Risk Management in a Law Firm
Anthony E. Davis is a partner with Hinshaw & Culbertson, LLP, a U.S-national law firm with approximately 500 attorneys and offices in over 20 cities across the country. Anthony is a distinguished member of the firm’s Lawyers for the Profession practice group that sees itself as “lawyers for lawyers”. He focuses on advising attorneys and law firms on legal professional and ethics issues, law firm creation, merger and dissolution, and, more than anything else, Anthony is known for his consultancy in risk management issues for law firms. In this capacity he is also often called on as an expert witness in court, and as a consultant for underwriters of liability insurance for lawyers. Anthony is recognized as one of the leading authors on risk management in law firms. He also serves as an adjunct professor on legal profession topics at Columbia University Law School. Anthony was interviewed by Leo Staub.
Anthony, in one of your books* you stress the point, that risk management is absolutely essential for law firms in order to sustainably conduct their business. Do lawyers feel inclined to listen to you? Are they not rather concerned on how to make money?
Well, that is exactly what we help them to do! When we talk to law firms about risk management we want them to be more profitable. Look at all these recent cases where law firms paid huge sums of money to clients who sued them, or to regulatory bodies who fined them on the grounds that the law firm violated duties to clients or the governing professional rules! Some of these firms even went out of business! If there had been a proper risk management in place, they could have managed the risks and possibly avoided the negative outcomes they suffered. Moreover, law firms with effective risk management in place serve their clients better, understand risk better, keep access to liability insurance for a reasonable price, and therefore make more money.
I would guess that lawyers usually are very confident when you approach them with the question concerning the adequacy of their risk management measures?
Of course they are! It is not easy for lawyers to understand that knowing the law does not necessarily mean being able to conduct business within reasonable boundaries of risk. The critical word in the phrase "risk management" is “management”. However, lawyers are not educated to be managers. So, when looking at the risk landscape of our clients, first, we always ask about the firm’s governance. Is there a management structure in place that is qualified and empowered to direct partners, associates, and administration staff to obey appropriate procedures designated to avoid or minimize risk? Does the firm have a General Counsel and/or an ethics committee people can turn to when they see risks in the course of working on cases? Generally firms with lock-step compensation systems have a more risk averse culture than in eat-what-you-kill firms.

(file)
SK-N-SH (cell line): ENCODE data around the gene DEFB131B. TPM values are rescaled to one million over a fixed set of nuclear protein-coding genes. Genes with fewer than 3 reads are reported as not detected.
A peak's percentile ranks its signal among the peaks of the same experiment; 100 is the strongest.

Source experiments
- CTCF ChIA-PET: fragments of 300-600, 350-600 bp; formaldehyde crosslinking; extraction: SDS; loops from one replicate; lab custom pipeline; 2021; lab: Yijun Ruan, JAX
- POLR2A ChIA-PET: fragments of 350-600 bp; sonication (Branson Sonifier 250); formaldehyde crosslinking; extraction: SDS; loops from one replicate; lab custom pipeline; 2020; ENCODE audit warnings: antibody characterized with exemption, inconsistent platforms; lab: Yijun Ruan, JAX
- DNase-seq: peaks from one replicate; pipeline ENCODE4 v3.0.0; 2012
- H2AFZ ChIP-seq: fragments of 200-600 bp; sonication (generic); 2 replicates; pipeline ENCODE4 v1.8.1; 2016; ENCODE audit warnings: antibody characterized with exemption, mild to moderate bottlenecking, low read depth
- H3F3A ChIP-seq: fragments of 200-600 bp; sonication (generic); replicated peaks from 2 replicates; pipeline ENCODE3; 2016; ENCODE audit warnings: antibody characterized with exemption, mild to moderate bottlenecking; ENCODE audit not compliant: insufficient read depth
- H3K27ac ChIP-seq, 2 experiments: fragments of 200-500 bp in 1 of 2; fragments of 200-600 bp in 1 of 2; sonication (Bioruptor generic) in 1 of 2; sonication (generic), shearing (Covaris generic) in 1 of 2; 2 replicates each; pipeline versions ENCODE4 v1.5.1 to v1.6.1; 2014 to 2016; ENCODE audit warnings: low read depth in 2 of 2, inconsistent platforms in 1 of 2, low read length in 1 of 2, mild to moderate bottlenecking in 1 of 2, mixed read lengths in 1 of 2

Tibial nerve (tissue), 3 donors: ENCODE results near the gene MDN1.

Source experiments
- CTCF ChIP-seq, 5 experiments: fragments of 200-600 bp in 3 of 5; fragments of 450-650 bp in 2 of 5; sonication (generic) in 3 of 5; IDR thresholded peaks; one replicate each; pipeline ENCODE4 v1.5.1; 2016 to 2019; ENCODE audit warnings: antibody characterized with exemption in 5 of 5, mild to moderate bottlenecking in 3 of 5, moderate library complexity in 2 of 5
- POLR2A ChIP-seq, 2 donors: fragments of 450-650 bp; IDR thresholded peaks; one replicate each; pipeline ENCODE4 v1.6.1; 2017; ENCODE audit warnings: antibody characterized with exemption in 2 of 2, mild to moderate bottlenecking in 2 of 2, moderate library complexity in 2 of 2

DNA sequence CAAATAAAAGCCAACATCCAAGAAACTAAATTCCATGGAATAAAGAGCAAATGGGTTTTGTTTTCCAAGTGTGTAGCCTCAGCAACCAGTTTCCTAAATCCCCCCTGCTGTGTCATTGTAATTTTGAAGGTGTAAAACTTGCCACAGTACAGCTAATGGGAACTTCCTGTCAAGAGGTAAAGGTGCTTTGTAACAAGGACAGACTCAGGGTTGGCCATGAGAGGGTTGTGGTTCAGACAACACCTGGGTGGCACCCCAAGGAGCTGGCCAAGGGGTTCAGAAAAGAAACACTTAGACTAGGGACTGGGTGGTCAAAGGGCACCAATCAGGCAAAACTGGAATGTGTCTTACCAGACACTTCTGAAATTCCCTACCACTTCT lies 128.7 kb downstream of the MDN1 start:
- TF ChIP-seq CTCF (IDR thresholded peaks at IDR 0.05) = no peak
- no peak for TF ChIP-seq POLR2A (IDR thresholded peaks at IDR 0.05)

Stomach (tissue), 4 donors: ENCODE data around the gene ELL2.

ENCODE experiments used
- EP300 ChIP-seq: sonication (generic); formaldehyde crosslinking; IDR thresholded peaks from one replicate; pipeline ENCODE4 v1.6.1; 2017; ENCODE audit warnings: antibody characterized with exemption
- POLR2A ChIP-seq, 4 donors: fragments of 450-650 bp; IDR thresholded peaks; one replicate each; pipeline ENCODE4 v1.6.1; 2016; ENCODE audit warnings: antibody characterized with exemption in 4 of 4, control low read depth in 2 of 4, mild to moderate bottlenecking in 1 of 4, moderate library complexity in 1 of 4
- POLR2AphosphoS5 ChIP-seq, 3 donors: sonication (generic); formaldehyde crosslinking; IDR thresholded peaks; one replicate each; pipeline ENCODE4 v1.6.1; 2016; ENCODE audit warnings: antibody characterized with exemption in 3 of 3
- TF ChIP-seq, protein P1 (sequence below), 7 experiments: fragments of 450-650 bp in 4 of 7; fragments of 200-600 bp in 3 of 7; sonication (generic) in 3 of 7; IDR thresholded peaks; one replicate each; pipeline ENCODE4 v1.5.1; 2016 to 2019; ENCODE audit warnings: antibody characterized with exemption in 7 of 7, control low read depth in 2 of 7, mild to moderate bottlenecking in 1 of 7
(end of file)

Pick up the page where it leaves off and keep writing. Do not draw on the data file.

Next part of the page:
What are the most important issues when you work with the firms on their risk management?
As I said, we first discuss the firm’s governance. We then go into the matter of client selection. Here too, the incentive to avoid working with dubious clients is, generally speaking, more likely to be accepted in a lock-step environment. As we have learned from many professional liability cases, picking the right clients is the key to “low-risk-lawyering”! Increasingly important in managing risk are the procedures governing fees and billing, which are often the cause of serious trouble between law firms and their clients. Of great importance today is the effective management of technology, and especially communication technology. But, returning to the first issue we identified, most important of all are the people in leadership positions. If the tone from the top does not call for and fully support a risk management culture firms can never succeed in establishing the appropriate behaviors in their professional and administrative staff. Next, poorly articulated or inadequately managed financial controls in law firms facilitate fraudulent activity against either clients, or the firm itself – or both. So, firms need to examine these systems as part of their risk management efforts. Firms also need to ensure that they have in place procedures to ensure disaster recovery when external risks (such as weather related damage to infrastructure, or fires) have interrupted the firm's ability to operate.
So, how do you approach law firms when they turn to you asking for advice?
In most cases a good entry point is training for the lawyers, explaining what risk management is all about and how it will benefit their business. Lawyers who participated in such training sessions usually do see the benefits for their business at once. Alternatively, sometimes we are asked to perform an audit on the firm’s exposure to various risks. In the process of conducting the audit we talk to leaders as well as to the „workers“. Juxtaposing the two perspectives invariably provides a good picture of the current risk profile. As soon as we are in a position to explain the state of their own risk management profile, we can move on to help them to enhance their operations by reviewing the risk policies, the risk management processes, and the systems the firm has in place. That process usually results in a customized manual for the firm’s risk management procedures and structures. In addition to that we are often asked to act as external „hot-line-providers“ in order to provide advice and support when actual crisis situations arise.